The Sunday Times Audible Short Story Award 2021

The Sunday Times Audible Short Story Award is the richest prize for a single short story in the English language, worth £30,000 to the winner. The award, for a story of 6,000 words or less, is open to any novelist or short story writer from around the world who has been published in the UK or Ireland.

The submission period for the 2021 award opens at 00.01am on October 11, 2020. The closing date is 6pm on December 4, 2020. The longlist will be announced in May 2021, the shortlist in June 2021, and the winner will be announced on July 8, 2021.

A feature of the 2021 award will be an Audible audiobook anthology of the shortlisted stories, which has dramatically broadened the audience for the short story, and allows the award’s stories to be enjoyed in a brand new way. Shortlisted authors will receive an extra £1,000 fee, on top of a prize payment of £1,000, for being included in the anthology.

Catching up with our Short Story Award Alumni

As the submission deadline nears for this year’s competition, we take a look back at some of the Award’s most recent Alumni to see what they’ve been up to since they were shortlisted for the prize… will their achievements inspire you to enter?

This is the exciting time of year that sees everyone on the STASSA team relish the prospect of hundreds of new stories to read, and begin to wonder which of these entries will go on to make the prestigious longlist in May.

The world has changed since this time last year: many entrants will be submitting their work from lockdown, and it will be fascinating to see how the pandemic has affected the mood and subject matter of 2021’s short stories.

However, one thing we are certain of is that the quality of the submitted stories will remain as high as ever. With that in mind, we thought it was time to look back at some of the incredibly talented writers who have been involved with the Award most recently. As you’ll see, while some writers enter the competition with years of experience behind them, for others being longlisted or shortlisted for the prize can be the first major recognition they receive for their work, and can give real momentum to the next stage of their career. As such we hope that looking at their literary trajectories might also provide inspiration for anyone wondering whether to enter within the next few days.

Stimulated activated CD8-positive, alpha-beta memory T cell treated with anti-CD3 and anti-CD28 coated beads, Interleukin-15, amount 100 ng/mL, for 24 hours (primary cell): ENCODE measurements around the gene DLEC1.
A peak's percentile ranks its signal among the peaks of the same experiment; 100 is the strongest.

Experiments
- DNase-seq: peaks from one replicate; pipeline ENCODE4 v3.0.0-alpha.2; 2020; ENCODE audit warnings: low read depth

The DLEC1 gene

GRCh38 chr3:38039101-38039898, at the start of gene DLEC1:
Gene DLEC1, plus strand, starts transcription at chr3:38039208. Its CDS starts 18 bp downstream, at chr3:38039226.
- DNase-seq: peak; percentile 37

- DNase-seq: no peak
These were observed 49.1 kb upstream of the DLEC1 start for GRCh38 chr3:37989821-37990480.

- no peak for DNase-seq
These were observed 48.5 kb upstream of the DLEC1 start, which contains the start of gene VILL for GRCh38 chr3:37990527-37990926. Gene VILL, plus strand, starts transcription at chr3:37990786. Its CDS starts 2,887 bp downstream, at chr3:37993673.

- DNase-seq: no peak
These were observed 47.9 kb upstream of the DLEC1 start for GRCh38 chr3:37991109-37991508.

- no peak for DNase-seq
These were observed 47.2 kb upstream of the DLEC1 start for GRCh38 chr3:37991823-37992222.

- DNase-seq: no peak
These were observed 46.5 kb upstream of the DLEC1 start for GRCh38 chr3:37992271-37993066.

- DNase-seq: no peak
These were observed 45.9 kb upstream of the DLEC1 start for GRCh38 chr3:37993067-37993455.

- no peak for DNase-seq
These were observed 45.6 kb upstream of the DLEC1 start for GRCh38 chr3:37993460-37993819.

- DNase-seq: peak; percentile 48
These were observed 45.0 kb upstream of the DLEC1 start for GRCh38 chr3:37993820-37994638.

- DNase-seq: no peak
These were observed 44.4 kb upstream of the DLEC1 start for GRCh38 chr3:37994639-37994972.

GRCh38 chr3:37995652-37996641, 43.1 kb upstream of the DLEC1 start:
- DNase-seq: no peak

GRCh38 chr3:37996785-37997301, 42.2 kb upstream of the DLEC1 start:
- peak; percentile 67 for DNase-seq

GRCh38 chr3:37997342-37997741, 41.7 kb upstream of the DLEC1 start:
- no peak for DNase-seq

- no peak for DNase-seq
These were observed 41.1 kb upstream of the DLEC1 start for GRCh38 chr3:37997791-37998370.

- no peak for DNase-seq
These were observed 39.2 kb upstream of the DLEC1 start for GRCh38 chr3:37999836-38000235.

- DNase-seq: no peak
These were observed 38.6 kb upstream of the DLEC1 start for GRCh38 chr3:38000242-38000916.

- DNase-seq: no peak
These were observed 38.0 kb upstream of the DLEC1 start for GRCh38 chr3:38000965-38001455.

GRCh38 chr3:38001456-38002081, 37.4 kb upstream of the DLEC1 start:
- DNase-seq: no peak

The most obvious starting point is the outstanding shortlist of 2020. The prize’s current winner, Niamh Campbell (Love Many), published her debut novel, This Happy (Weidenfeld & Nicolson) just one month before she won the Award. As well as garnering an excellent critical reception, This Happy was recently shortlisted for ‘Newcomer of the Year’ for the An Post Irish Book Awards. She has also written for RTE’s Drama On One.

Niamh’s fellow Irish writer on the 2020 shortlist, Louise Kennedy, has seen a whirlwind of attention since first entering the competition. 2020 was actually Louise’s second consecutive time on the Award shortlist (In Silhouette was shortlisted in 2019 and Sparing the Heather in 2020), and her involvement with the Award in 2019 sparked the intense interest that resulted in a ‘fiercely contested’ nine-way bidding war by publishers for her first collection of stories and her debut novel. Bloomsbury eventually emerged triumphant – huge congratulations to them, and of course to Louise. We can’t wait to get reading in 2021. It is no surprise that she was also shortlisted for ‘short story of the year’ for the An Post Irish Book Awards.

Continuing this trope of recognition in other major writing awards, another member of 2020’s shortlist was Namwali Serpell, whose debut novel The Old Drift (published a few months before her shortlisting) won the Arthur C Clarke Award 2020 in September.

2019’s shortlist has also been busy. Kevin Barry – an alumni of both 2019 (The Coast of Leitrim), and 2012 (Beer Trip to Llandudno), when he won the Award, has published to much acclaim a new short story collection: That Old Country Music (Canongate).

His fellow shortlistees from 2019 have also been prolific. Joe Dunthorne (All the Poems Contained Within Will Mean Everything to Everyone) will be publishing his first non-fiction book with Hamish Hamilton in 2021, and is also a judge for The London Magazine Poetry Prize.

Emma Cline (What Can You Do with a General?) published her first short story collection Daddy in September (Chatto & Windus), while Paul Dalla Rosa (Comme) has had his short stories published in various outlets including McSweeney’s since his shortlisting, and has another story scheduled for publication in Granta in 2021.

That year’s winner, Danielle McLaughlin (A Partial List of the Saved) – who won the Award a little over a year after winning the Windham Campbell Prize – has been busy working on her debut novel The Art of Falling, which will be published by John Murray in March 2021.

Of course, none of the shortlists would exist without the inimitable talents of the judging panels. Two very recent judges have also published new works: Kit De Waal’s new short story collection Supporting Cast was published this autumn by Penguin, and Carys Davies – a judge in both 2019 and 2020 – published her new novel The Mission House with Granta in August.

And finally – although we intended to mention only alumni since 2019 – we felt that the brilliant Sarah Hall deserves a huge mention. Both shortlistee and judge for the prize, in 2013 and 2014 respectively, Sarah recently became the first person ever to win the BBC NSSA for the second time with her story The Grotesques.

In a few short months we will reveal our latest additions to the Award’s Alumni – please do enter by 6pm GMT on Friday 4th December for your chance to take your place among them.

This piece updates an article here where you can read about some of the achievements of our Alumni in 2019 and earlier

By Laura Mell